CES: announcements

video of the event which I haven’t had a chance to watch. stock moved nicely though :slight_smile:

now we wait for benches

For the record, until we’ve had a chance to test these processors out ourselves, we’d warn against declaring Intel Meteor Lake dead and buried before it ever even seriously launches, as we can only report on the numbers AMD has put out itself at this point, which are naturally going to cast its new chips in the most flattering light possible.


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Still, there’s reason to believe that AMD might genuinely have an advantage here, and that’s the nature of AI accelerators. Unlike your more traditional processor, AI chips are based on hardware that has long powered graphic processor units, whether in the best graphics cards or the best processors with integrated graphics. The nature of the rendering architecture in GPUs are much more conducive to convolution network calculations than the main CPU, and AMD definitely has a much stronger GPU division than Intel does at the moment, as well as many more years of experience with GPU architecture.

This is naturally going to translate directly into an advantage, at least initially, in AI workloads for AMD’s architecture than Intel’s as the new AMD processors are running AMD’s most advanced mobile graphics architecture (RDNA 3) which powers the company’s Radeon 700M series graphics.

What’s more, AMD claims that it’s new processors are also far more energy efficient than Intel’s competing chips, with its Ryzen 7 8840U getting about 81% better performance per watt at office productivity tasks than Intel’s Core Ultra 7 155H. Of course, none of these numbers can be verified until we get our hands on both processors (or at least a couple of laptops running the new chips).

No matter what, the new mobile processor announcement has officially put Intel on notice that AMD is not going to let it wiggle out of the market bind that a resurgent AMD has put Intel in, and if Intel hopes to successfully leverage it’s new processors to re-establish its position of near total dominance of the laptop market, it is going to have to fight for it.

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I just got out of AMD at a triple. I may have left some on the table, but I am going to start taking excellent profits for a change. Just 300 shares.


You have a track record of getting out at near tops so this might be one. Am personally hoping for a more permanent break through 150 though then again the results for Q4 are out somewhere round the end of month, so perhaps worth waiting to see what the very early MI300 sales are like.
Good luck with it though.

Thanks for the kind words.

No, I have a track record of getting out at the top. Missing the peaks has bothered me, but I’ve really never been bothered by getting out too soon except one time when AMD went from $1.70 (when I bought 1,000 shares) and expected it to retreat from $2.70 a week later. That cost me $50,000. But the times I didn’t buy after the peak and watched it all disappear, those plague me today. I really have a track record of buying at good times. Exits are much harder for me.

I sold all my thousands of shares of AMD in the upper 50s, reinvested in dividend stocks to make my wife happy (good decision), saw it go up to the 90s, fall below my sale point, and bought 300 shares a few years ago. I am mostly accumulating cash as I fear a total market bubble even though the Fed and Biden seem to be managing the economy very well. I am also more invested in dividends as we have enough money to support us the rest of our lives. But I’ll certainly reconsider returning to AMD if there is a short term opportunity. If things go as I hope and kind of suspect, we’ll see another retreat, I’ll buy more than I sold, and then sell after AMD has established $150 as a floor.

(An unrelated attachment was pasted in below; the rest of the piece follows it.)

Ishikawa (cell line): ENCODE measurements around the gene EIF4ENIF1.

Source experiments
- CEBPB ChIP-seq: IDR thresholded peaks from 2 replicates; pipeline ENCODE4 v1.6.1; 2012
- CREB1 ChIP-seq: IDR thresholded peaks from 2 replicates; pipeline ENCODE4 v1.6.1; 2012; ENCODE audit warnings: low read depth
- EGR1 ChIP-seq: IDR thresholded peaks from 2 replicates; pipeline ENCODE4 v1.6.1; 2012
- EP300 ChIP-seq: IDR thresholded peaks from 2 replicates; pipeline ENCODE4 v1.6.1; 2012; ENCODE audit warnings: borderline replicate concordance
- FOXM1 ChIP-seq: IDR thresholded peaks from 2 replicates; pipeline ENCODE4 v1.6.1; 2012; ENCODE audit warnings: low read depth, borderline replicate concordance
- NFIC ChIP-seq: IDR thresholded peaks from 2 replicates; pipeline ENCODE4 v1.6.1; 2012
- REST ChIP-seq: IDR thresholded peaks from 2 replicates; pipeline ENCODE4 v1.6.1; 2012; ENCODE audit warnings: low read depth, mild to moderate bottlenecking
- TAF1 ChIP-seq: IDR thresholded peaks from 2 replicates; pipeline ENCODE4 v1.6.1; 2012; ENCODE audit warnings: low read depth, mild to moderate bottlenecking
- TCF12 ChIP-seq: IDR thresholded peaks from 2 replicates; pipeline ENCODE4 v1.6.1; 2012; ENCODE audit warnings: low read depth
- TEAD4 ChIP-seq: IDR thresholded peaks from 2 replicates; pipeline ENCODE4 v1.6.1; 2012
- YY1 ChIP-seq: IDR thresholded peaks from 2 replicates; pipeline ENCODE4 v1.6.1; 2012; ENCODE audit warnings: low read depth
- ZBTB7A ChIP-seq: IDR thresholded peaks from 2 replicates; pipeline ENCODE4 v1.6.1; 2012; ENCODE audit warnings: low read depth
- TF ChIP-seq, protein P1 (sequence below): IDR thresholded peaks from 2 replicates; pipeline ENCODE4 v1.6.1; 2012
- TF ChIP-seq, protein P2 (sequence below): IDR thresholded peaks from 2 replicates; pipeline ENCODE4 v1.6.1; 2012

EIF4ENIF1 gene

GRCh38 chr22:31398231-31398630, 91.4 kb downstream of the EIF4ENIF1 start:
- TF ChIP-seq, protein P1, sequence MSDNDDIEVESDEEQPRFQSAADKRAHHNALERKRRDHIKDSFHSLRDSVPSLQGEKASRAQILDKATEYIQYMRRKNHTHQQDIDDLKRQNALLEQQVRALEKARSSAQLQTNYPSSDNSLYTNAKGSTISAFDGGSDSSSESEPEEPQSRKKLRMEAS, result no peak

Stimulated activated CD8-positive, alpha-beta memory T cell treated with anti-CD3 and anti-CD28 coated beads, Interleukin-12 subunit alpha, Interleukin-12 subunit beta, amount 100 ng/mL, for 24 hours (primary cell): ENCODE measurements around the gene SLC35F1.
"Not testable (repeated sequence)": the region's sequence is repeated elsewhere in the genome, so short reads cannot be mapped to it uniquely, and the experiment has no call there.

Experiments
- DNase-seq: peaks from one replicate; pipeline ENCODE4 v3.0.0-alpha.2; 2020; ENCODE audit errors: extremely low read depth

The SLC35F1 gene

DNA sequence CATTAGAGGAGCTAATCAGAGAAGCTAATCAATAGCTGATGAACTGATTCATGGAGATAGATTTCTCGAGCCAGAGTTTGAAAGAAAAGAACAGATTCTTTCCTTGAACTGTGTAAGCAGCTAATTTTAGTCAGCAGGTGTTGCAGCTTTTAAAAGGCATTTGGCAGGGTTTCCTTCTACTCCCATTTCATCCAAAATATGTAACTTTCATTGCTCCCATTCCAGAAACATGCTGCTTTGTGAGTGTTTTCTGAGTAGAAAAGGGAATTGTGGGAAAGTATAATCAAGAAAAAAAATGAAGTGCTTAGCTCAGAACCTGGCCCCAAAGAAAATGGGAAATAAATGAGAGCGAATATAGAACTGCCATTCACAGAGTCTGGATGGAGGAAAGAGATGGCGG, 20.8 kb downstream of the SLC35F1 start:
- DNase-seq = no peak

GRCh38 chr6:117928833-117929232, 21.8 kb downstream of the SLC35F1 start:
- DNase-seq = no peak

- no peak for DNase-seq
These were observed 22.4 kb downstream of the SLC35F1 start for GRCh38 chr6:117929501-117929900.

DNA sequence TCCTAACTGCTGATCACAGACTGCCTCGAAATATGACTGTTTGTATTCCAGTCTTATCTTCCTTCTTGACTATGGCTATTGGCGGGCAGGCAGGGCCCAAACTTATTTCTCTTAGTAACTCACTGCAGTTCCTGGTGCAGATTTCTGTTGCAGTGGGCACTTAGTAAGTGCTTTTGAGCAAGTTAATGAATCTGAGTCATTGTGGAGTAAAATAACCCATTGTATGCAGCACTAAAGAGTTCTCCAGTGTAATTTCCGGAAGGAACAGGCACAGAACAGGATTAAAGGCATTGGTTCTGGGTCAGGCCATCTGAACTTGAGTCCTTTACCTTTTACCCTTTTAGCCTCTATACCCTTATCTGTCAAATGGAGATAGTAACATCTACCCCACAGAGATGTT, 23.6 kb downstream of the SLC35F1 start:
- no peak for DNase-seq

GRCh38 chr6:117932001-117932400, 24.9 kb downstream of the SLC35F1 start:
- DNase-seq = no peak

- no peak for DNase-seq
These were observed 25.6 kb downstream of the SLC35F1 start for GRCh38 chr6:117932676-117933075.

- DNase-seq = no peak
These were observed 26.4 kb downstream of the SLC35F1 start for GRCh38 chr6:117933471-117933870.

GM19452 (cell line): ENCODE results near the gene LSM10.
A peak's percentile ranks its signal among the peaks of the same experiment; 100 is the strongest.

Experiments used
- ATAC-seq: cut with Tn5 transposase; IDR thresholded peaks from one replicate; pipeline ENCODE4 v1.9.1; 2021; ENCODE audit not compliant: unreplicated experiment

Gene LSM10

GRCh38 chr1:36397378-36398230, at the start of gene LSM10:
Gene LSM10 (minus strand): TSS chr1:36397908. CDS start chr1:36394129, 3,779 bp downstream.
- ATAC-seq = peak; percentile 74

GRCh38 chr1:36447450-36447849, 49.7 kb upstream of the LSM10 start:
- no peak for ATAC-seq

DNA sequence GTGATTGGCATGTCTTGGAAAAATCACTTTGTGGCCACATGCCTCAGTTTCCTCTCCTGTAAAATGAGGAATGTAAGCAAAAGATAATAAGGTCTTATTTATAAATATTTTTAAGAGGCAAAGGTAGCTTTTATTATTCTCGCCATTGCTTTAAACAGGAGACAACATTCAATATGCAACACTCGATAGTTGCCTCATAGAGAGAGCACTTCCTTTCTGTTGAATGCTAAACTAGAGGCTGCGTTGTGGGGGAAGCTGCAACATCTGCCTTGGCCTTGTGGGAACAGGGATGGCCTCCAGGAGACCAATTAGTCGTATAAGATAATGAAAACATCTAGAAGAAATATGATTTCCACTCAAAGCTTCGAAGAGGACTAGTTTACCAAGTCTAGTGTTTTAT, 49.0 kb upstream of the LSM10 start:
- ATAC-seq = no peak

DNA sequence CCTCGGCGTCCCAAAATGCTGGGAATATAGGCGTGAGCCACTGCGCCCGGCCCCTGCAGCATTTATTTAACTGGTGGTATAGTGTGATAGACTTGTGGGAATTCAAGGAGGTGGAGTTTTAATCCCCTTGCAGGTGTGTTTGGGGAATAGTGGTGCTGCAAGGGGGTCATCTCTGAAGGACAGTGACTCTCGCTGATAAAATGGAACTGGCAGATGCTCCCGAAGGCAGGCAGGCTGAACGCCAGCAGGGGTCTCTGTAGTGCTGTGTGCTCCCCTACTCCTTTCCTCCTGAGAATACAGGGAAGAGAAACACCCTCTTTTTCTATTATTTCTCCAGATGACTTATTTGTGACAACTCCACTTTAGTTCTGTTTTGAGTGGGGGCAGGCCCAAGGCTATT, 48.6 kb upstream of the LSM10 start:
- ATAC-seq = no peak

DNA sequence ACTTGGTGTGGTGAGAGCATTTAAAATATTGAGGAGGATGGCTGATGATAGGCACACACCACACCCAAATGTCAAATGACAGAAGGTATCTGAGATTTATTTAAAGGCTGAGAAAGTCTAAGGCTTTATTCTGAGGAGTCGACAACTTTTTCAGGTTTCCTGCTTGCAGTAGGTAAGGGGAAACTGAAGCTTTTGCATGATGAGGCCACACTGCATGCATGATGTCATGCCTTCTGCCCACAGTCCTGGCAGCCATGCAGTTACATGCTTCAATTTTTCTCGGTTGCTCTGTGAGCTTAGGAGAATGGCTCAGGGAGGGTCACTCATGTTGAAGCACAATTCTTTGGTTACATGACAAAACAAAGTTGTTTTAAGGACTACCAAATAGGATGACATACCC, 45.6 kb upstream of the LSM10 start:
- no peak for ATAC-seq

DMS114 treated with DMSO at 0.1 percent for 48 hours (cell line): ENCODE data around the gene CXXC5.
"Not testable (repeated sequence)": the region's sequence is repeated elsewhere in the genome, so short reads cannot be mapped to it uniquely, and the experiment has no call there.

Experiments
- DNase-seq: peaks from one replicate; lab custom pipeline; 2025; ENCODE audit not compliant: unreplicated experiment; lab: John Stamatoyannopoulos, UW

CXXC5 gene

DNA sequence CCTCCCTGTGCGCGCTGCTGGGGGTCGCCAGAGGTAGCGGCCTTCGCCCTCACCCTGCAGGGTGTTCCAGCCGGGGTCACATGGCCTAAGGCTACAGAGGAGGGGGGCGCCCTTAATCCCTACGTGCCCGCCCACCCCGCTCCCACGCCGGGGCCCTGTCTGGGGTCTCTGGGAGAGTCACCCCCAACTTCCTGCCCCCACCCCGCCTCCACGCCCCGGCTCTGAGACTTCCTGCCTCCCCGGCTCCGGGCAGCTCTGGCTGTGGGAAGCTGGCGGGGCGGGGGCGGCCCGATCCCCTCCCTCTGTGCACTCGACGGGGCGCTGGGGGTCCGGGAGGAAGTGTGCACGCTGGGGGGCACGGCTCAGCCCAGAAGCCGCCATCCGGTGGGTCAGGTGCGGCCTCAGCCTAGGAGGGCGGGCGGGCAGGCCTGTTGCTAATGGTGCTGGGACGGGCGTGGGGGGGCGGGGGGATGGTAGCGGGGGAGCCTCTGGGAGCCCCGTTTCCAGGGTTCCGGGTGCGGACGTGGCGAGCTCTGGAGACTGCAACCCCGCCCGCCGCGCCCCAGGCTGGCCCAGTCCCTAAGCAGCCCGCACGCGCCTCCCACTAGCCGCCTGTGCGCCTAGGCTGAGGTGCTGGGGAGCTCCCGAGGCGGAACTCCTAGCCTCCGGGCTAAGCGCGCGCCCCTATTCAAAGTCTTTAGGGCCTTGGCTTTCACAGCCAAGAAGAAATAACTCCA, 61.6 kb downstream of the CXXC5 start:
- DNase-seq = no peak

I really wish when AT&T split I’d sold off WBD immediately. Then I’d be much better off. But if I’d sold AMD above 90 20 odd years ago, we’d be living in Pacific Palisades instead of Camarillo, own a much more valuable piece of real estate, and have more money in retirement. On balance, I’m up about a million dollars in my investing. But if I’d been better, it could easily be double that. Not genius, just better. That did buy us several years of early retirement between jobs, so I’m not complaining.

Fool on!

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That’s what stop loss orders are for :slight_smile: at least in my simplistic little world. I think I will never deal with options, covered calls etc…

“I just got out of AMD at a triple. I may have left some on the table, but I am going to start taking excellent profits for a change. Just 300 shares.”

Nobody ever lost money taking a profit. :slight_smile: In your situation I might have held on to 50 shares. Hard to be out of the game altogether. But a triple… dang. How long did you hold?

I think most if not all of the MI300 product in Q4 is going into El Capitan as MI300A. I don’t know when they get to realize that revenue. Q1 will be much more telling as that will be more of the MI300X targeted at AI systems.

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About 15 months, looking at the original purchases, and about 2.7 times, not a full triple. Now I have plenty of cash on the sideline for the next time I feel like I know a good buy. Most of that cash is from high dividend stocks that dropped from when I bought them. Actually leaving cash accessible is also appealing if the kidney transplant happens this year.


Er, high dividend stocks that I could not auto-DRIP, for reasons involving many words I did not not understand.

I really should not attempt posting after I’ve taken my sleeping pills on a dialysis at 6:00 AM night.